“Move it, you three. You’re late and we haven’t got much time,” chimed the Bell Master from his place on the bottom rung of the carillon.
“Nag, nag, nag,” whispered the D flat to his buddy, C, as they climbed into their places on the top level. “What’s the hurry, anyway? Clang’s got his clapper in a knot for sure this morning.”
“Morning? It’s still dark outside,” protested the F major, breathlessly hauling himself up behind the others.
The smaller bells finally got themselves into place, just as Clang struck the note that indicated readiness and silence in the ranks. He looked around, carefully checking to make sure no one was missing. Worse than a faulty note was no note at all.
“Where’s Tinkle?” he boomed from his assigned spot.
Tinkle was the littlest bell of all. Her spot was high up at the top of the carillon.
Like an evil wind brushing through the tower, the rustle of the bells created dissonance as everyone looked around, hunting for Tinkle.
“I’m here sir. Just polishing, Bell Master.” Her clear, high sound rang out as Tinkle took her place at the apex of the musical arrangement.
“That girl takes herself too seriously. ‘Just polishing, Bell Master.’ As if fingerprints made any difference to anyone,” mimicked the D flat.
“You have something to share with us?” came Clang’s voice from down below.
Everyone froze. More than once Clang had said out loud that he wished they never had to have contact with their human counterparts—the evil always rubbed off a bit, like fingerprints on the burnished surface of a bell.
“Uhmmmmm, no sir. I was just, well, wondering what all the rush was about,” stuttered the offender. “It’s not even daylight yet.”
“Well, if—and I know keeping time for you doesn’t usually include knowing what day it is—you had been paying attention during rehearsals, you would have remembered that dawn today is the biggest moment of our year. Today we bring hope to the world.”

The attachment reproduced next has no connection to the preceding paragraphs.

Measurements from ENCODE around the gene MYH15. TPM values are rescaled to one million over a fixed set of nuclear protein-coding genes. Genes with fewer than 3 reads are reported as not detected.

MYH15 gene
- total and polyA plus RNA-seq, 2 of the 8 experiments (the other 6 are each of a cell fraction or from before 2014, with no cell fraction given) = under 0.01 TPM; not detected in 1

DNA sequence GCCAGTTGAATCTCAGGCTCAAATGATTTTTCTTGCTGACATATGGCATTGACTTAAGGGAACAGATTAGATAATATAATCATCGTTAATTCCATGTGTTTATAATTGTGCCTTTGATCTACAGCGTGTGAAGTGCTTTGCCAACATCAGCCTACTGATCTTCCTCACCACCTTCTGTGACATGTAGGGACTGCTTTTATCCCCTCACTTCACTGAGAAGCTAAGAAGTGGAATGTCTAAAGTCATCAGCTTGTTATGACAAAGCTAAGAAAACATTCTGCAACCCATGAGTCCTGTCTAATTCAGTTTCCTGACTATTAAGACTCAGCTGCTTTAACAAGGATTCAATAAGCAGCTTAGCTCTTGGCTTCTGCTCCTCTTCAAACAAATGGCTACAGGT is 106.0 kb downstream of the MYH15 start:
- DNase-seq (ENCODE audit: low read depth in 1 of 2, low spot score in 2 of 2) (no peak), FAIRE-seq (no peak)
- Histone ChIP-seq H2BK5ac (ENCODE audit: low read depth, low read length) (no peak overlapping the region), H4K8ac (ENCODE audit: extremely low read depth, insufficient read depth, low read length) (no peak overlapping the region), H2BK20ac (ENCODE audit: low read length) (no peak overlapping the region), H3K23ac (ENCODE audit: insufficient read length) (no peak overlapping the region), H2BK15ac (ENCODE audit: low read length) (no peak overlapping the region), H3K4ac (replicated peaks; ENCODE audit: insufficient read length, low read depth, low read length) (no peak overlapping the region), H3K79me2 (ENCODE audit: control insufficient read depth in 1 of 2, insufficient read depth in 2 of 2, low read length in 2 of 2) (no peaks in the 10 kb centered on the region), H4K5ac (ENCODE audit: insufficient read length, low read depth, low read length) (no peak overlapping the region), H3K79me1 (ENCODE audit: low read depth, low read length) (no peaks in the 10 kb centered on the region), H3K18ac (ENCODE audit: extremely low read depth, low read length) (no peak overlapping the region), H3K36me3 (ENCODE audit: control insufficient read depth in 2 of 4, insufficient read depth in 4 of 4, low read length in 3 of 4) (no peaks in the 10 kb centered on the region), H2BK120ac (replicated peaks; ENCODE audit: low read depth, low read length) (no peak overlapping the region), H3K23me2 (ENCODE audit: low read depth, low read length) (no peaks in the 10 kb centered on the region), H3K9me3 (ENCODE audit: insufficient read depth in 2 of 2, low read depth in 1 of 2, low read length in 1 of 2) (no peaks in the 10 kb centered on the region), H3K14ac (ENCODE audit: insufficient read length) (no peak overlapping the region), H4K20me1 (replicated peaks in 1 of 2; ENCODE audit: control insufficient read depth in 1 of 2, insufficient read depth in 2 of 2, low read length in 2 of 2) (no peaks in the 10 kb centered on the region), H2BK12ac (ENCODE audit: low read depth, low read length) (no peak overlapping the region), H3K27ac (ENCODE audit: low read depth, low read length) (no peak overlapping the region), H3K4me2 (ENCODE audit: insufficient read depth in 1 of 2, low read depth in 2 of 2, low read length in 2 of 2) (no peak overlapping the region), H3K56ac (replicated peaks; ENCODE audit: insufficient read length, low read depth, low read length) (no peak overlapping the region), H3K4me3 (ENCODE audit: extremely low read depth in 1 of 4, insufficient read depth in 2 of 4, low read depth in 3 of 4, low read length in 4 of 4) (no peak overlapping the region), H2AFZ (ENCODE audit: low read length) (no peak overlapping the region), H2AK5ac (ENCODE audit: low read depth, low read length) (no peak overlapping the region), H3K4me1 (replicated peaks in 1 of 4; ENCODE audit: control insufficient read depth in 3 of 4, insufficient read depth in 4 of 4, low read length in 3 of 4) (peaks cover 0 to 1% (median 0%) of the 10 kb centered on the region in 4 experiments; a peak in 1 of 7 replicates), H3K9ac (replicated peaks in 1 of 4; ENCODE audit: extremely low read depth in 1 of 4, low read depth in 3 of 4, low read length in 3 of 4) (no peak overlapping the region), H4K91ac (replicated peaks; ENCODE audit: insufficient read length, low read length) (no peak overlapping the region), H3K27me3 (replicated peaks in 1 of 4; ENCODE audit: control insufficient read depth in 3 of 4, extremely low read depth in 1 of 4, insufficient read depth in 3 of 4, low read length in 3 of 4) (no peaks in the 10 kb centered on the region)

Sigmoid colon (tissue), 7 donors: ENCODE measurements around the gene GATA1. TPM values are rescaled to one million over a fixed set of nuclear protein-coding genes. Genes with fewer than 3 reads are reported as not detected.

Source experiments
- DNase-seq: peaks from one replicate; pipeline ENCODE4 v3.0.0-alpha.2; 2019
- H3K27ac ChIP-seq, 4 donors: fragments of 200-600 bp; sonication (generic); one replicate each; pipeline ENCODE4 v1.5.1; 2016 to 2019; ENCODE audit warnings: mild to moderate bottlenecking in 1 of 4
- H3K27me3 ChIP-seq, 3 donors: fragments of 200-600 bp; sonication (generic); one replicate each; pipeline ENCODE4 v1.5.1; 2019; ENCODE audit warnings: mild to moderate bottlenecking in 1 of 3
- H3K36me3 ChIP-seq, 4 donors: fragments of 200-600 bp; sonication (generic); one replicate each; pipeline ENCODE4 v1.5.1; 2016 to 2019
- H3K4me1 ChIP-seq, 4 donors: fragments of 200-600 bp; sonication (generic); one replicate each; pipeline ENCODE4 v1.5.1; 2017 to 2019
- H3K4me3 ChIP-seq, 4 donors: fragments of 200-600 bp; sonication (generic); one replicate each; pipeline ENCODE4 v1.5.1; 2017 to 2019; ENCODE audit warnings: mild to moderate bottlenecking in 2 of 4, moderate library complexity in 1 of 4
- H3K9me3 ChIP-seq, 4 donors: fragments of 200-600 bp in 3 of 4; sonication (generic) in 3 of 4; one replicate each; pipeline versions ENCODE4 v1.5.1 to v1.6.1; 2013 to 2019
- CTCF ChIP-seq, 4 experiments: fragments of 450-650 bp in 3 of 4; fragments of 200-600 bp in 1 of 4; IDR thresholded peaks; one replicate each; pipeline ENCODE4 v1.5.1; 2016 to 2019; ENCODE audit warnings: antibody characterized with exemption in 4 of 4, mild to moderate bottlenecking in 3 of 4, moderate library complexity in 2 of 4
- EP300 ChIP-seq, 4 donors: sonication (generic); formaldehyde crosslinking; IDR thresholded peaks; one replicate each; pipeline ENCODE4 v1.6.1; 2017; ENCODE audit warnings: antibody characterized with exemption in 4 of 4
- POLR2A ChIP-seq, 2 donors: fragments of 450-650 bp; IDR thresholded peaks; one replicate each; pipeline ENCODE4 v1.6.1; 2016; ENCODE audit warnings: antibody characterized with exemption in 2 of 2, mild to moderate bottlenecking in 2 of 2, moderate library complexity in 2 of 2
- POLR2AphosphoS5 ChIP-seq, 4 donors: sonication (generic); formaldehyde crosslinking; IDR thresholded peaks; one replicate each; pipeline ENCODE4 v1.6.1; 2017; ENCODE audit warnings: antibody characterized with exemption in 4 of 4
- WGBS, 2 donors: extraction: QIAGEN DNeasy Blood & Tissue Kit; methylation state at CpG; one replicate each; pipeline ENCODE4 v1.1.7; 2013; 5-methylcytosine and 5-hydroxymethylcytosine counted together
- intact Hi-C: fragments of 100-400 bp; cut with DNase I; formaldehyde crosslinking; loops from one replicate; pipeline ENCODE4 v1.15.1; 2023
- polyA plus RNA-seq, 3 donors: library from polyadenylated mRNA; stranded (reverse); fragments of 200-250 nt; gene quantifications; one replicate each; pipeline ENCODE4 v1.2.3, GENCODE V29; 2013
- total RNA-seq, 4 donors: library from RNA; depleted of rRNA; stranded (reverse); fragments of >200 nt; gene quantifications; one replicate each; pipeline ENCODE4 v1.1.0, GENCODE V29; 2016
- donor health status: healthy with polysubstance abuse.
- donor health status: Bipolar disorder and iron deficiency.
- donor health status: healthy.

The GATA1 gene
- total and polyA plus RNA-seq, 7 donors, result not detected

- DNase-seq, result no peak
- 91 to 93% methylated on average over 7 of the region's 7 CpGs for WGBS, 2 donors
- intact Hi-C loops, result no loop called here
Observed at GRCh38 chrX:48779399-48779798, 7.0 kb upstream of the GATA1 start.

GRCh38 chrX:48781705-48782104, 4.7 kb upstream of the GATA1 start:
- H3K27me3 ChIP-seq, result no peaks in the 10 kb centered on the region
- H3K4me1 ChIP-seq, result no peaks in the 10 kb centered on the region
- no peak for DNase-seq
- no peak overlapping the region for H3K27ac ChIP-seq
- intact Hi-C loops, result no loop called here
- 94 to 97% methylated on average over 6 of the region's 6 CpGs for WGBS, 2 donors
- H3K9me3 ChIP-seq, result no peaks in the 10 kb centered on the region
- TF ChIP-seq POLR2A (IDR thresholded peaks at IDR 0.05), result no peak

From somewhere in the middle of the bevy of bells came the dulcet tones of one of the G’s. “But, boss, do you really think anyone listens to us? It’s nasty out there. Everyone knows what happened to poor Liberty. Those humans are a mean lot and we don’t seem to be making much of an impact.”
There were a couple of chuckles from the group at G’s unintentional play on notes. The subdued merriment stopped as Clang’s clapper sounded for silence.
“I’ll admit that I sometimes have my doubts as to whether anyone gets our message, but that’s not the point. The point is that we have a message that we have been assigned to deliver, we’ve been practicing faithfully for this last year, and we are going to chime out that message no matter what. It’s up to the Master Musician to do the rest. So, are we ready? It’s almost time.”
The bell choir stirred, positioning themselves, clappers at the ready, all eyes on Clang.
“Don’t forget, your part is critical. Sometimes people don’t hear the high notes, so you can’t hesitate or show weakness.”
“I won’t let you down, sir.”
Slowly the blackness outside the tower retreated before the insistence of the watery light of a winter sun. As it peeked above the horizon, Clang readied himself, gave the choir one last check, and nodded to Tinkle.
The high, light sound rang out loud and clear, followed by a rolling scale of melodious notes that reverberated across the awakening town.
Far below the tower, in the manse beside the church, a pastor looked up from his prayers. He had wrestled all night with his Christmas morning message. What could he say that would bring hope to a world where evil ruled men’s hearts, where even Christmas was banned with an “X”? How could he make sense of a world where, in the name of preserving peace, war was wrought?
He listened, remembered, and smiled. Hope was in God’s final note—which had yet to be played.
And in despair I bowed my head/There is no peace on earth I said/For hate is strong and mocks the song/Of peace on earth, good will toward men/
Then peeled the bells more loud and sweet/God is not dead nor doth he sleep/ The wrong shall fail, the right prevail/Of peace on earth, good will toward men./ (from: I Heard The Bells On Christmas Day)